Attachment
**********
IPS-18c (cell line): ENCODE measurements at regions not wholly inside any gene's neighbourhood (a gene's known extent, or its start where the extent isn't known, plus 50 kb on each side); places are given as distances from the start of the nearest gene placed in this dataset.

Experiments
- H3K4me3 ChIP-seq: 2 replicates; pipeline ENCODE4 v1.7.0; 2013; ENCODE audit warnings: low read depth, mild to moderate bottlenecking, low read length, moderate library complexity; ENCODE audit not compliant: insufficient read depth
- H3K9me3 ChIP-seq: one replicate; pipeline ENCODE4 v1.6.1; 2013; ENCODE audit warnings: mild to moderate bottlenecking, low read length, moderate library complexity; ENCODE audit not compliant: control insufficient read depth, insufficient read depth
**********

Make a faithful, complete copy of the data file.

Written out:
IPS-18c (cell line): ENCODE measurements at regions not wholly inside any gene's neighbourhood (a gene's known extent, or its start where the extent isn't known, plus 50 kb on each side); places are given as distances from the start of the nearest gene placed in this dataset.

Experiments
- H3K4me3 ChIP-seq: 2 replicates; pipeline ENCODE4 v1.7.0; 2013; ENCODE audit warnings: low read depth, mild to moderate bottlenecking, low read length, moderate library complexity; ENCODE audit not compliant: insufficient read depth
- H3K9me3 ChIP-seq: one replicate; pipeline ENCODE4 v1.6.1; 2013; ENCODE audit warnings: mild to moderate bottlenecking, low read length, moderate library complexity; ENCODE audit not compliant: control insufficient read depth, insufficient read depth